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The SolarStratos Stratospheric Solar Airplane from Payerne, Switzerland, is an ambitious project taking to the stratosphere on nothing more than pure sunshine.

Aviation

SolarStratos Solar Airplane Aims For The Stratosphere Fueled By Sunshine

The SolarStratos Stratospheric Solar Airplane from Payerne, Switzerland, is an ambitious project taking to the stratosphere on nothing more than pure sunshine.

Another week, another nail in the fossil fuel world of transportation, but this time from the air. We’ve covered a few electric airplanes that have taken to the sky with various energy systems. Battery operated and even hydrogen fuel cell aircraft are pushing the boundaries of air travel, but the SolarStratos is different in its approach. It fuels up on nothing but pure sunshine in order to reach the stratosphere. Challenge accepted!

SolarStratos

The SolarStratos Stratospheric Solar Airplane Takes Its Maiden Flight

The SolarStratos Stratospheric Solar Airplane from Payerne, Switzerland, is an ambitious project taking to the stratosphere on nothing more than pure sunshine. This very light electric two-seater aircraft uses a wide array of photovoltaic (PV) panels on its wings and just made its initial low-altitude test flight on Friday, the 5th of May 2017. Designed by Calin Gologan from Elektra-Solar GmbH, who is also a technical partner, the SolarStratos’ challenge is to demonstrate that it is possible to fly a solar-powered electric autonomous airplane up to the stratosphere and do away with fossil fuels. After previously achieving the first round-the-world trip powered by solar energy when crossing the Atlantic on board the PlanetSolar, the challenge now was to get as close to the mythical flight of Icarus.

SolarStratos

Test pilot Damian Hischier got in the SolarStratos and taxied on the tarmac after the Federal Office of Civil Aviation issued the group its ‘permit to fly’. It then took off from Payerne at 8:00 am local time for an initial flight that will test its capacity to reach the stratosphere. With no wind, Hischier engaged the full power of the electric motors and took the SolarStratos on a seven-minute test flight. He reached an altitude of 300 meters (about 1,000 feet). After its successful initial flight, it will next test longer flights at higher altitudes, eventually achieving its goal of flying at 25,000 meters, or about 82,000 feet. The team aims to take the plane into the stratospheric by next year.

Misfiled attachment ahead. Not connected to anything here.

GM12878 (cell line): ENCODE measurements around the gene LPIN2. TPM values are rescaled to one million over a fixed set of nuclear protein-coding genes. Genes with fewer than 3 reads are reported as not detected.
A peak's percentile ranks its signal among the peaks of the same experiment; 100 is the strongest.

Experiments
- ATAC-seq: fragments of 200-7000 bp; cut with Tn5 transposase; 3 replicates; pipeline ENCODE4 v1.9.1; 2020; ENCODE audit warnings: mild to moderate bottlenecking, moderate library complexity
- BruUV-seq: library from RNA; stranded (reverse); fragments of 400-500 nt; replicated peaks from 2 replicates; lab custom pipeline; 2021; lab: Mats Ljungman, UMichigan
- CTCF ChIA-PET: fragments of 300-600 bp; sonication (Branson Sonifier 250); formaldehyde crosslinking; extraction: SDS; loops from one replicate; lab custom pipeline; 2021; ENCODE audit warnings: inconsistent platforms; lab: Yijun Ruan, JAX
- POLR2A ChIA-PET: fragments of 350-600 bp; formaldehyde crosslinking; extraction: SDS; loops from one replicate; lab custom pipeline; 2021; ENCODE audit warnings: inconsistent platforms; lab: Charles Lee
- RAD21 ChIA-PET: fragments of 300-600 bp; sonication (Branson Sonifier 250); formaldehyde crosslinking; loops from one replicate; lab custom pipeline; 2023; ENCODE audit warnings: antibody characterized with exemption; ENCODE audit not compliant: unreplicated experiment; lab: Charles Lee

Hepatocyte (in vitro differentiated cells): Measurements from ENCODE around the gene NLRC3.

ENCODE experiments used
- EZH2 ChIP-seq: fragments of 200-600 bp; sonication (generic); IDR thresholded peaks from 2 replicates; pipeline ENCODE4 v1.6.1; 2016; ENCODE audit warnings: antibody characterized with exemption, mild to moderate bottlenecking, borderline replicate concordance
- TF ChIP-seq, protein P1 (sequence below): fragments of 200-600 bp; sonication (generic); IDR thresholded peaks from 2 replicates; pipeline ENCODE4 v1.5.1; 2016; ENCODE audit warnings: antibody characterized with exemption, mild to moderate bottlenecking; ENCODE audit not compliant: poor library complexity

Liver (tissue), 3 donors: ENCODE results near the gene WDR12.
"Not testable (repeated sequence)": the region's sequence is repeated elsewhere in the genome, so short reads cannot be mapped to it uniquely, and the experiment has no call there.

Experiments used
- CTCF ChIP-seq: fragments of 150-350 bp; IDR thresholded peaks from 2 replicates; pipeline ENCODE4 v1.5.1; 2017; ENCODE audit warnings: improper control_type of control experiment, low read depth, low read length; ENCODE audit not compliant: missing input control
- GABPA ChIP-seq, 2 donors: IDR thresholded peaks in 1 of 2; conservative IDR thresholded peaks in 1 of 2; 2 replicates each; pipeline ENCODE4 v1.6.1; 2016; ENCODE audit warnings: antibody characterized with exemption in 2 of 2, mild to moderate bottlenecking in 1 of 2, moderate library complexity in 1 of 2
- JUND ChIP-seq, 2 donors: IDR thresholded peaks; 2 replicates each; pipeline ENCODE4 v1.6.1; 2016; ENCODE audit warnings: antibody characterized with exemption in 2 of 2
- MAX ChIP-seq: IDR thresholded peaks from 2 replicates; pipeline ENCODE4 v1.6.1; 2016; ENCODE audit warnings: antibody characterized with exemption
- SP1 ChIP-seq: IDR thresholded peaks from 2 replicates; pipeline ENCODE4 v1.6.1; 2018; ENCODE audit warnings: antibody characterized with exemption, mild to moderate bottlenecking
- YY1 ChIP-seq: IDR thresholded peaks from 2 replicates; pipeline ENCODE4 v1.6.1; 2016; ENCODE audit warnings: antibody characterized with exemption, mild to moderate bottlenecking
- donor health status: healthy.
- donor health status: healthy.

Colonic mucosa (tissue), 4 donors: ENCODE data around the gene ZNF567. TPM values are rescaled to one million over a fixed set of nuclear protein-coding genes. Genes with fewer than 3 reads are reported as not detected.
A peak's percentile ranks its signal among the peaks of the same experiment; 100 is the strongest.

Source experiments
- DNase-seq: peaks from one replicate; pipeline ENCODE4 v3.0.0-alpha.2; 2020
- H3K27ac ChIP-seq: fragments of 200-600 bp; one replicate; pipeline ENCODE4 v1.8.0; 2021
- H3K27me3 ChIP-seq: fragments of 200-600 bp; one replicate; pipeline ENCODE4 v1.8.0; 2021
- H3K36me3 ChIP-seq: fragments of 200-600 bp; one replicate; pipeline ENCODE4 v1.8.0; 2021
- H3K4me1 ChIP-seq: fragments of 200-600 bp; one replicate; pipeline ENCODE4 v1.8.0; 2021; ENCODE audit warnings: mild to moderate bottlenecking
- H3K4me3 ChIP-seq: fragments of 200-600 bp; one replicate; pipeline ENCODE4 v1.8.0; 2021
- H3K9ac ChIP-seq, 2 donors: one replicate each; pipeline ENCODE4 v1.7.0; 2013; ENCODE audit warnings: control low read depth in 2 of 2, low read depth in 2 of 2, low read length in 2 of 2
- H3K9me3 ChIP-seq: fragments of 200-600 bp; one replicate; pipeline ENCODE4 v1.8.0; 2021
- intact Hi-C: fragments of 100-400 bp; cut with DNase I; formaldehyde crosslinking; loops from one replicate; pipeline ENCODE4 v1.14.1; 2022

At the head of the project is Raphael Domjan, who is quoted as having said: “We must continue to work hard to learn how to harness the potential of this solar-powered treasure.”

SolarStratos Stratospheric Solar Airplane, Technically Speaking

SolarStratos

The SolarStratos is only 8.5 meters, or about 28 feet long, and includes 22 square meters, roughly 238 square feet, of PVs on its wings. This gives the little electric airplane a 24-hour flight autonomy. The PV powers a 20 kWh lithium-ion battery pack with a cell efficiency of around 22-24%. Weighing in at just 450 kilos, about 992 lb, the SolarStratos uses a 2.2 m (7.21 ft) 4-blade propeller powered by a 32 kW electric motor spinning at 2200 rpm. They estimate the SolarStratos to be 90% efficient.

Why is it a feat? Slated as the first commercial two-seater solar plane in history, in many ways, this project tests the limits of solar energy, lithium-ion batteries and electric motors in flight. In order to reach the stratosphere, the SolarStratos will not be pressurized. This means Domjan will have to wear a spacesuit to deal with the blistering cold -70 Celsius, -94 Fahrenheit temperatures. To complicate things further, there is no way to use a parachute in the case of an emergency.

Challenge Mission SolarStratos, Accepted

SolarStratos

You can follow the SolarStratos mission on Facebook, Twitter, Vimeo, and YouTube.

Congratulations to the SolarStratos stratospheric solar airplane team and thank you for getting us closer to the stars in a healthy manner. Merci et a bientot!

SolarStratos

 

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Written By

Nicolas was born and raised around classic cars of the 1920s, but it wasn't until he drove an AC Propulsion eBox and a Tesla Roadster that the light went on. Ever since he has produced green mobility content on various CleanTech outlets since 2007 and found his home on CleanTechnica. He grew up in an international environment and his communication passion led to cover electric vehicles, autonomous vehicles, renewable energy, test drives, podcasts, shoot pictures, and film for various international outlets in print and online. Nicolas offers an in-depth look at the e-mobility world through interviews and the many contacts he has forged in those industries. His favorite taglines are: "There are more solutions than obstacles." and "Yesterday's Future Now"

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